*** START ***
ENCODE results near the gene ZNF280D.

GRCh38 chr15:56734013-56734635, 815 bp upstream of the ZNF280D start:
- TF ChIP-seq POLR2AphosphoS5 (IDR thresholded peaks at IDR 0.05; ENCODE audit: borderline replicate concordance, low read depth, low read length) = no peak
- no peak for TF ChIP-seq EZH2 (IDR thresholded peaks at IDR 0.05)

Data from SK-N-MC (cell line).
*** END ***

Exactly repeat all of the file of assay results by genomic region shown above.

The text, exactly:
ENCODE results near the gene ZNF280D.

GRCh38 chr15:56734013-56734635, 815 bp upstream of the ZNF280D start:
- TF ChIP-seq POLR2AphosphoS5 (IDR thresholded peaks at IDR 0.05; ENCODE audit: borderline replicate concordance, low read depth, low read length) = no peak
- no peak for TF ChIP-seq EZH2 (IDR thresholded peaks at IDR 0.05)

Data from SK-N-MC (cell line).